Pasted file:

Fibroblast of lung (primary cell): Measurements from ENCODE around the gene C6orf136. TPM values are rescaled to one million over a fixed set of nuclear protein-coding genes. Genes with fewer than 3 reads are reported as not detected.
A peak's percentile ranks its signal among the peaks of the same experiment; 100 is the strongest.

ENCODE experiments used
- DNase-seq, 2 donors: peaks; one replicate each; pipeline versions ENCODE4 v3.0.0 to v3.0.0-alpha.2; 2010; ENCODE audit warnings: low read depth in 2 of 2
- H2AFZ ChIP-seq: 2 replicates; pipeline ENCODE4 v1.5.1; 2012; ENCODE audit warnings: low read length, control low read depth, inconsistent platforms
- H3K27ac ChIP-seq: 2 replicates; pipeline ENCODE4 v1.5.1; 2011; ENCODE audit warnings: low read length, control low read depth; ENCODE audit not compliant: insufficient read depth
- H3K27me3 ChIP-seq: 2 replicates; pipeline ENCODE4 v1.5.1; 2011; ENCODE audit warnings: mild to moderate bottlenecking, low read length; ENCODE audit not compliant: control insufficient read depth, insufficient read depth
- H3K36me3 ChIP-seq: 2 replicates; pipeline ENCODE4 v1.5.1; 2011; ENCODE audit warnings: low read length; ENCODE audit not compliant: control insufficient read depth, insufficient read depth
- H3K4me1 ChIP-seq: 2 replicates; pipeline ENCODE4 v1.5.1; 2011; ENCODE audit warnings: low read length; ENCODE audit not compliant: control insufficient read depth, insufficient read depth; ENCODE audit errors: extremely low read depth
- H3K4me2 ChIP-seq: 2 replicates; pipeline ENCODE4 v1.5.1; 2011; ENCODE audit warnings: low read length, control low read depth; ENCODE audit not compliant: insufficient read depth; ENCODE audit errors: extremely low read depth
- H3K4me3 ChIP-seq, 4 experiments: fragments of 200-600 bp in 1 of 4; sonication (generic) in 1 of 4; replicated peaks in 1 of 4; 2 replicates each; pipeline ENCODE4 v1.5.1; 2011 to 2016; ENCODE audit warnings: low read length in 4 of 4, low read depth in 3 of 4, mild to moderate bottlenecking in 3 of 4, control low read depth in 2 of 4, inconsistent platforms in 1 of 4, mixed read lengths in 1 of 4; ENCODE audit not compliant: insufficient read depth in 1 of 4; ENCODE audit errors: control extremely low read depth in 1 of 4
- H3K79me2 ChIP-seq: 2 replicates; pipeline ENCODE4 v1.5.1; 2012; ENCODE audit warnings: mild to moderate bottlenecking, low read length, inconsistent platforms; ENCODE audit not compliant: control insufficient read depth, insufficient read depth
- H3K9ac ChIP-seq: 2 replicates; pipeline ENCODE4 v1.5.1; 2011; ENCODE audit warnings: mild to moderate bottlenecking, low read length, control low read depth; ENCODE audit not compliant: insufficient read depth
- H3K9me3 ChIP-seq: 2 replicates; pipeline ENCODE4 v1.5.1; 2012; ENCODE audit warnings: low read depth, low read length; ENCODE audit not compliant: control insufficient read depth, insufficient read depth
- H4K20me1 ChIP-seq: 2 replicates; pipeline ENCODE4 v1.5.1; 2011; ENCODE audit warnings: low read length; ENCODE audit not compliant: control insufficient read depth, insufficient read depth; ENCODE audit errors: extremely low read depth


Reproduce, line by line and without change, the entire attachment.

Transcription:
Fibroblast of lung (primary cell): Measurements from ENCODE around the gene C6orf136. TPM values are rescaled to one million over a fixed set of nuclear protein-coding genes. Genes with fewer than 3 reads are reported as not detected.
A peak's percentile ranks its signal among the peaks of the same experiment; 100 is the strongest.

ENCODE experiments used
- DNase-seq, 2 donors: peaks; one replicate each; pipeline versions ENCODE4 v3.0.0 to v3.0.0-alpha.2; 2010; ENCODE audit warnings: low read depth in 2 of 2
- H2AFZ ChIP-seq: 2 replicates; pipeline ENCODE4 v1.5.1; 2012; ENCODE audit warnings: low read length, control low read depth, inconsistent platforms
- H3K27ac ChIP-seq: 2 replicates; pipeline ENCODE4 v1.5.1; 2011; ENCODE audit warnings: low read length, control low read depth; ENCODE audit not compliant: insufficient read depth
- H3K27me3 ChIP-seq: 2 replicates; pipeline ENCODE4 v1.5.1; 2011; ENCODE audit warnings: mild to moderate bottlenecking, low read length; ENCODE audit not compliant: control insufficient read depth, insufficient read depth
- H3K36me3 ChIP-seq: 2 replicates; pipeline ENCODE4 v1.5.1; 2011; ENCODE audit warnings: low read length; ENCODE audit not compliant: control insufficient read depth, insufficient read depth
- H3K4me1 ChIP-seq: 2 replicates; pipeline ENCODE4 v1.5.1; 2011; ENCODE audit warnings: low read length; ENCODE audit not compliant: control insufficient read depth, insufficient read depth; ENCODE audit errors: extremely low read depth
- H3K4me2 ChIP-seq: 2 replicates; pipeline ENCODE4 v1.5.1; 2011; ENCODE audit warnings: low read length, control low read depth; ENCODE audit not compliant: insufficient read depth; ENCODE audit errors: extremely low read depth
- H3K4me3 ChIP-seq, 4 experiments: fragments of 200-600 bp in 1 of 4; sonication (generic) in 1 of 4; replicated peaks in 1 of 4; 2 replicates each; pipeline ENCODE4 v1.5.1; 2011 to 2016; ENCODE audit warnings: low read length in 4 of 4, low read depth in 3 of 4, mild to moderate bottlenecking in 3 of 4, control low read depth in 2 of 4, inconsistent platforms in 1 of 4, mixed read lengths in 1 of 4; ENCODE audit not compliant: insufficient read depth in 1 of 4; ENCODE audit errors: control extremely low read depth in 1 of 4
- H3K79me2 ChIP-seq: 2 replicates; pipeline ENCODE4 v1.5.1; 2012; ENCODE audit warnings: mild to moderate bottlenecking, low read length, inconsistent platforms; ENCODE audit not compliant: control insufficient read depth, insufficient read depth
- H3K9ac ChIP-seq: 2 replicates; pipeline ENCODE4 v1.5.1; 2011; ENCODE audit warnings: mild to moderate bottlenecking, low read length, control low read depth; ENCODE audit not compliant: insufficient read depth
- H3K9me3 ChIP-seq: 2 replicates; pipeline ENCODE4 v1.5.1; 2012; ENCODE audit warnings: low read depth, low read length; ENCODE audit not compliant: control insufficient read depth, insufficient read depth
- H4K20me1 ChIP-seq: 2 replicates; pipeline ENCODE4 v1.5.1; 2011; ENCODE audit warnings: low read length; ENCODE audit not compliant: control insufficient read depth, insufficient read depth; ENCODE audit errors: extremely low read depth